The Courier News from Blytheville, Arkansas on January 27, 1950 · Page 9
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The Courier News from Blytheville, Arkansas · Page 9

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Blytheville, Arkansas
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Friday, January 27, 1950
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Page 9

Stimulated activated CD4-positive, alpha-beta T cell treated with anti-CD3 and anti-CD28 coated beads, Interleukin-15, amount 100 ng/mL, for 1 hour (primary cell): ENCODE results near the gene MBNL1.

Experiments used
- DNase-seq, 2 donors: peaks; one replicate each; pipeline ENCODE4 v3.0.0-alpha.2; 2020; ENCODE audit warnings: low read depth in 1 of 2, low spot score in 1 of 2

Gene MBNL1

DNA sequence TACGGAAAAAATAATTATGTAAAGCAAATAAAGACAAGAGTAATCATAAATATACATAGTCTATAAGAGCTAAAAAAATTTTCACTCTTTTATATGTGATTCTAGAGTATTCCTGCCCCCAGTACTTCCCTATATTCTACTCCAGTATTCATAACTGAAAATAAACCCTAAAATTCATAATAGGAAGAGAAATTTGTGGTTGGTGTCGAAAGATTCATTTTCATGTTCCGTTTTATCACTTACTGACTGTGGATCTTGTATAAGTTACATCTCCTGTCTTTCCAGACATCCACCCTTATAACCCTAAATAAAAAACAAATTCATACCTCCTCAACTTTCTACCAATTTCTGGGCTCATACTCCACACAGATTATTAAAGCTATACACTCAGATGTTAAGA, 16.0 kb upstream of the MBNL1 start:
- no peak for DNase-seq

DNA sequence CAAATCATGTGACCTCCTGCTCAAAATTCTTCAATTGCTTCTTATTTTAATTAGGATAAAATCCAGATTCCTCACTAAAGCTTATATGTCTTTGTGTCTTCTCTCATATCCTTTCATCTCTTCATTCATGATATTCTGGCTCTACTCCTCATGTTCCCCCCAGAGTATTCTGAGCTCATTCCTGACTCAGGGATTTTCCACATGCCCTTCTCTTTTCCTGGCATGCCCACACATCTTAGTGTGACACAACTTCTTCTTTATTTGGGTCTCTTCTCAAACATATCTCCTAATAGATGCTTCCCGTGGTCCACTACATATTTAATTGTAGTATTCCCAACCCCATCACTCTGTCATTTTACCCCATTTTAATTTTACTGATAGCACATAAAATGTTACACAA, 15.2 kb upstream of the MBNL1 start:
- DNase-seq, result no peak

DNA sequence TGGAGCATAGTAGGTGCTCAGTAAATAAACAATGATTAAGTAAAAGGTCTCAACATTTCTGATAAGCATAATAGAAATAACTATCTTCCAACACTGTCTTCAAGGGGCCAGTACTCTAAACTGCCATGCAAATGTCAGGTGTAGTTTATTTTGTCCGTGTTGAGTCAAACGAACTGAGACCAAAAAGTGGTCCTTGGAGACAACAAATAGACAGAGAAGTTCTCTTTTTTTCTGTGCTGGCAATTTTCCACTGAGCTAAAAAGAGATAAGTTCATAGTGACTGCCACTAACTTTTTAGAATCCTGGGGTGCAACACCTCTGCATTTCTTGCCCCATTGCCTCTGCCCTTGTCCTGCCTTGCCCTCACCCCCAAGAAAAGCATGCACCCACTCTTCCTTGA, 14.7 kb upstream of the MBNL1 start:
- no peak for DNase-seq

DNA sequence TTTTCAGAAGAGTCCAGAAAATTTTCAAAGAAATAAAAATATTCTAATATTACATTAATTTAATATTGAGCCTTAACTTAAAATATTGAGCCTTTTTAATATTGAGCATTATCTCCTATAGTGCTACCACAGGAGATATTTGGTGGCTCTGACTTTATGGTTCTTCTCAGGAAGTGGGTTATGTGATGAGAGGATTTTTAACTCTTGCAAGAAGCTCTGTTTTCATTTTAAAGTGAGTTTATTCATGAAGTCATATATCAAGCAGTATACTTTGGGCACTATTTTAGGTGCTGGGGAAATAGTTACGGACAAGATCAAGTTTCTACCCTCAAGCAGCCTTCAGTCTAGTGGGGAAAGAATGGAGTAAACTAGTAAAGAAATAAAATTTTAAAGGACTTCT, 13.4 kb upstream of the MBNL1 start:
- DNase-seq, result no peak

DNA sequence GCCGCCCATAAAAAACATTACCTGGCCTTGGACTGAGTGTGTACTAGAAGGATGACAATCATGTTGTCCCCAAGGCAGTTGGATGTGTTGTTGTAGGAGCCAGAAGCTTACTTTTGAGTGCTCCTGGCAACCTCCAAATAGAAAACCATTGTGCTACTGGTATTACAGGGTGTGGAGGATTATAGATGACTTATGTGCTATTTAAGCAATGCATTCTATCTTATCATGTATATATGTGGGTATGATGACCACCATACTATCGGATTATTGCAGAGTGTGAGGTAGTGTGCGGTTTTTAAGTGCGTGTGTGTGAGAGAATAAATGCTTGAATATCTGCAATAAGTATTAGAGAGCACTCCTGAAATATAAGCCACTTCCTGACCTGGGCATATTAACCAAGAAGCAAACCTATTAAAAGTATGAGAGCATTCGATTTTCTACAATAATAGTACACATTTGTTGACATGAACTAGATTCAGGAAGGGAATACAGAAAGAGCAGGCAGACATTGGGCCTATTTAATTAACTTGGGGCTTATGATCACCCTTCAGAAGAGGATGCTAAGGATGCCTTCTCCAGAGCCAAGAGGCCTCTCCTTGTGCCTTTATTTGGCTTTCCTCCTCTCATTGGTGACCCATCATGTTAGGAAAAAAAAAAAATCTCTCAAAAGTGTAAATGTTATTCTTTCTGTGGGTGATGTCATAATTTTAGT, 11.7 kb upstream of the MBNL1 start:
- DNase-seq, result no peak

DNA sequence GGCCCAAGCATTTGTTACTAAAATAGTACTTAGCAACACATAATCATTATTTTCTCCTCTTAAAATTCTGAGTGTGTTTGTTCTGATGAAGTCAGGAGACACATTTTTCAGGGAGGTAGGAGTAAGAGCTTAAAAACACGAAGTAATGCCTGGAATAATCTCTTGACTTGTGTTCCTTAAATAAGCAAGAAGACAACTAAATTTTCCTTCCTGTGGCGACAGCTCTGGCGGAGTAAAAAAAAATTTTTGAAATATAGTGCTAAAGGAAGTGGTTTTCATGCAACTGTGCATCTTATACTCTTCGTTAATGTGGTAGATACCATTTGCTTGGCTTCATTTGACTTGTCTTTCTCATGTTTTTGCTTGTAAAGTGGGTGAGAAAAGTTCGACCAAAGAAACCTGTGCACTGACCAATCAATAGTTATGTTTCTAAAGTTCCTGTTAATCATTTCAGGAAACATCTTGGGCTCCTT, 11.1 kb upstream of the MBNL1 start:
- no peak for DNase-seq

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FRIDAY, JANUARY 27, 1950 BLYTHEVILLB (ARK.) COURIER NEWS PAGE NINE Use of Treated Seed is Urged kjil 'py County Ag^nt Warns Farmers of Low Germination of Seed County Agent Keith Bilbrey told cotton farmers today that use of lsease-treatert seed will foe more mportant than ever this year. And at the same time, Vie warned that certain lots of cottonseed certified (o be treated have shown no evidence of seed treatment chemicals when tested by the Stale Plan Board. Mr. Bllbrey point out that reports show Arkansas and Mississippi cottonseed germination— ability to sprout — Is unusually low this year. "Seed treatment won't bring dead seed (o life, nor increase the vigor of weak seed." Mr. Bilbrey said. "But It will kill disease-producing organisms on the seed and make sure that the farmer gels the best possible stand of cotton from aiiy particular lot of seed he buys." Some Not Treated In commenting on the seed supplies available this year, the county agent said that about 80 to 90 per cent of the US. cotton plant- in!! seed is reported as being treated. However, only enough treating material Is being sold to treat about !3 per cent of the seed satisfactorily. All of which seems to indicate, Mr. Biibrey declared, that a great deal of the seed Is not being treated at all, or that it Is being treated with inadequate amounts of chemicals. Experience has shown that- the full amount of material recommended by the manufacturer ^should be 'used, according to the XflJension agent. When reduced a- Rfcnnts are used, results are unsatisfactory, especially If conditions favor "damping-off" of cotton seedlings. If It Is to be effective, treatment must be made at least one month in advance of cotton plant- Ing, Mr. Bilbrey indicated. This gives the chemicals Mine to form gHKes, which carry the toxic material throughout the pile of seed. F.D.K., Jr., is Invited By O'Dwyer to Speak At Democratic Dinner •*" r NEW YORK, -J*nr 2 political spotlight—and, heightened speculation that he might seek the Democratic nomination for gover- • nor—focused on Rep. Franklin L>. Roosevelt, Jr., today. Tht 36-year-old Democ/attc-Llb- eral congressman has been named to ptnch-hlt for ailing Mayor Wil- lUm O'Dwyer as principal speaker at the victory dinner of the Demo« atlc city ticket Saturday night. Widely mentioned as a Democratic gubernatorial possibility for next Norember's election, the third son of the late president will address the city's top party chiefs at the dinner. The audience also will Include leaders In business, labor and finance. The Invitation to substitute for O'Dwyer came from the mayor himself. O'Dwyer announced yesterday that he would remain in Florida to fight ofl the effects of a vims infection and therefore would not be able to attend the dinner. Aberdeen-Angus Show to be Held In San Francisco Plans for the 1350 National Aberdeen-Angus Show, which will be held in connection with the Grand National Exposition nt San Francisco on Oct. 27 through Nov. 5, have been announced by Prank Richards, secretary of the national registry organization. • Tliis show offers a total of $15,000 in premium!! for breeding cattle plus a $1.000 special premium for the grand champion steer of the show, If it is an Angus. This Is the largest premium list ever offered at a National Angus show. Arrangements for the show were completed this week at Denver when Carl Garrison, general manager of the Cow Palace show, western directors of the American Aberdeen- Angus Breeders' Association, and officers of the Pacific Coast Angus Association worked out the details. In addition to the large prize list for Individual breeding caltie and steers, the usual showing of fat steers, feeder steers and pens of bulls and heifers will compete in the'cariot division for prizes.N Chancellor Raps Arkansas Law 'Branding' Boys EL DORADO, Ark., Jan. 27. «>,— Chancellor Francis Cherry ol Jonesboro thinks an Arkansas law Is "criminal." It Is. he told El Dorado Rotary Club members Wednesday, a law whicn proyldos that neglected and dependent children shall be placed In a "proper" home or In the state inoustrial school U no home Is available. The industrial school primarily is for' the rehabilitation of young criminals. Cherry told of a six-year-old child, orphaned by the death ot his parci'ts. being committed to the Industrial school by a county Judge. "Bj sending him to the industrial school, we've put a brand on this boy—you and I and the State of Arkansas — which will remain on hirr the rest of his life," the chancery Judge declared. Cherry is president o( Boysville, a lion-sectarian youth home near Wynne. He said Boysville hopes to provide « home, education and an opportunity to work for at least 100 homeless, dependent, neglected and delinquent boys between the aees ol 10 ar.d 16. . , * Fewer, Better Churches Needed in Rural Areas, Mission Secretary Says COLUMBUS. O.. Jan. 27. (JH)_ America needs fewer ind better rural churches, delegates to the National Home Missions Congress were told last night. Dr. Mark A. Dawber, retiring executive secretary of the National Home Mission Council, said"There are still f n r more rural phurches In certain areas than can be justified, resulting in limited economic resources and a poor and insufficient leadership." He continued:. "Either we readjust our organization and program and leadership to meet this demand (for feWr and bigger churches) or we shall continue our country churches on a poor, dying plane." FOR SPIRIT, BLOOM, CONDITION... PURINA OMOLENE It takes variety of ingredients lo help give fine horses everything Ihey need for best condition. That's why Omo- lene, a blend of 8 fine ingredients, is a favorite of famous horsemen across the nation. Try Omolene loday and note the condition, pep and spirit of your horsel YOUR $TO«t WITH T H I 4493—Telephone—4493 !§5& L K. Ashcraft KEROSENE and FUEL OIL G.O.PoetzOilCo. Phone 2089 nly $4.5. The Securities and Exchange Commission breaks down the •hanges In (lie savings pattern. The SEC reports the following gains during the third Quarter of 949 1u liquid savings held by Americans: $1.7 billion In currency and bunk deposits, $1.5 billion In equity in Insurance mid In pension •escrves. and 5200 million In savings ind loan associations. Partly offsetting these gains in savings were the fullowlng losses$100 million In security holdings bonds were down J.100 million, while siocks were up $200 million!; '1 billion climb In morii;nge debt a loss in'savings), and $600 million growth In consumer debt. UNEMPLOYMENT CROWS—Map shows areas of critical unemployment, with 31 of the 32 U. S. cities that the Department of Labor rates 'E," which means they have over 12 per cent unemployment. The other critical "E" area is Honolulu. Eight of the ... . E cllles have more than 20 per cent unemployment. Rich Old Uncle Distributes Dollars And Then Stresses Purchase of Bonds By Sam Dawson NEW YORK, Jan. 27. (If}— More people may be trying to get you to spend your money than are "urging you to save It. But you'll have to give both forces a big "A" for effort. Merchandisers are starting an Intensive campaign to Induce you to spend. But bankers are telling each other, "saving must be made as glamorous as spending." Ant! the federal treasury constantly urges you to save your money for a rainy day—which. It seems Is always just 10 years ofl. With one hand Uncle Sam distributes largesse across the land. His other is outstretched to get all the cash back he can In return for savings bonds. Thus, one hand supports the other. The treasury has cash to meet some of Its current bills. And you have Uncle Sam's Interest-bearing I.o.u. In your bank box. In spite of the high cost of living and Amounting . taxes. American^ continue to add to their "nest eggs. Some observers are ama»ed at this steady growth of total savings, even during the days of Inflation and high spending. Others think It Is more a shift of the form of savings from earlier patterns. The favorite forms of savings currently arc insurance, government bonds and bank accounts. Dropping in raUo to other forms Is public investment In corporate securities and in the starling of Individual businesses. And rising are mortgage debt and Installment debt. Some point out that high Income taxes have made the building of large personal estates most difficult, compared with SO years ago. And the falling purchasing power of the dollar has made estates already amassed much less fruitful and attractive. Therefore, the poscwar trend has been away from risk, as In corporate securities, to security, an In insurance, government bonds, annuities, nnd industrial pensions. Savings Show Btr Increase Many forms of savings Increased at a record rate last year. The US Savings and Loan League reports that individual savings In savings and loan associations has reached an all-time high of $155 billion jumping $1.4 billion, or 22.6 per cent last year—the greatest yearly Increase ever enjoyed. The gain over the years is even more startling— at the end of 1939 the total was THE TEETH OF THE NEW ARKANSAS FINANCIAL RESPONSIBILITY LAW AKE SHARP! TROTECT YOUR DRIVER'S LICENSE IT COSTS ONLY— $980 EACH i MONTHS {Cnrr««t HaU.I Plus 55.00 non-recurring tee ot inceplion of poficy lor SS.OOO/f 10.000 Bodily Injury and fS.OOO P,opcily Damage. SAVE MONEY INSURE WITH FARMERS . • National Standard. Non-A»es>abl« Policy • No Mileage Restriction; • Prompt Claims Service Gel /roe copy ol Brief Digest of (his new law ol Ihe of/ice ol — \V. L. "HILL" WALKER Di.sl. Agent 200 Isaacs Bids;. Blvlhrvillr, I'honc 3130 Resilience Mione 2113 ; RAYMOND ZACHRY Local Agent 508 Lake Street I'lionc ZZ66 Benton Schools Face Prospect of Closing Because Funds Lacking HKNTON, Ark., Jan. 21. M>J_ Public schools here m.iy shut down indefinitely next month due to insufficient operating funds. Howard Perrln, Uenlon superintendent of schools, suld toduy Unit a Urines produced in conjuncllnn vlcli oil ore an Important source ol oclinc, f± E T li'« facts un Imr- "'.' cosl f.rm r.n«no ing . . . read liow to aave with the Farm Incom* Privilege, h« •*!• wilK tbo Prap-jnH-m R«erye, Atk ™» for I hi. new booklet prrpuml hjr the leader in lLe field. The E<|uitihl* Life AMnntncw $«-•*<•TERRY ABSTRACT & REALTY CO. 213 W. Walnut Phone 2381 Illytheville mass meeting of llic ciliwns of Beaton and Saline County will be called next week in an attempt to raUe enough money to keep the -schools open for the remainder of the sprint term. Pen-in said he dirt not Intend to eliiu-KC student tuition fees—a method resorted to last year when the school WEIS facing closure—to keep the school In session. In Little Htx-k, Slate Department of Education officials expressed iitllc lio|>c the Benton schools would be able to remanl open during February unless "some drastic action is tnken." I'crrln said that although the additional nine-mill tax on aMess- mcnts wns defeated In the past September's school election, fiats*' incuts In Die county were raised more lliiin $100,000. The tractor you've been asking about is OK (/itptajr. Come in and get acquainted with John Dcere's new tricycle-type Model "MT." It's a good-looking tractor—a'tractor with two-row capacity, small iracior economy. It offers you such modern features as dual Touch- p-matic hydraulic control; Quik-Tatcli working equipment; outstanding comfort for the operator; ease of servicing; short-turn, re- sponsive sieering; and ease of handling; fo«r1 forward speeds from the 1^3/4 Nf:P.H. creep-; er sta er" Rear 10 11 M.l'.H. transport jpeed; out.": standing adaptability to a wide variety of row': spacings; and many others. ^ They're all important reasons why you should'; "get acquainted" wiih a truly modern iractor|! ... a Inicior you'll bo proud to owo. See tW' Model "MT" at our siore now. MISSCO IMPLEMENT CO. South Highway 61 Phone 4434 JOHN DEERE with FARM BUREAU FARM DITCHES DITCH BANK LEVELING PRIVATE ROADS OR ANY EXCAVATION S.J.COHEN Contractor LYNCH BIDG. BIYTHEVILLE ARK. • Phone 3646atut2525 1950 Every farm family belonging to FARM BUREAU has reason to look to the '50's with much optimism. The big reason is •that farmers in FARM BUREAU have created institutions, programs, and services for themselves. FARM BUREAU was created to furnish a voice for the farm family that could be heard and recognized beyond the confines of each individual farm. In the year 1950, farmers in FARM BUREAU are doing more things for themselves than ever before. U is through FARM BUREAU that the VOICE FOR AGRICULTURE is heard ana recognized. If you are a farmer, you can become a part of the VOICE FOR AGRICULTURE by joining the FARM BUREAU, because as a FARM BUREAU member you can be heard. The 1950 FARM BUREAU membership Enrollment Campaign is underway. One of your neighbors will call on you, explain the benefits FARM BUREAU members receive and will then ask yon to join. FARM BUREAU dues only cost $5.00 a year, which is less than 10 cents a week. JOIN TODAY! You May VOLUNTEER. Just Sew/ Your Dues to the County Farm tfureau Olticcrs. Mississippi County FARM BUREAU JOIN TODAY!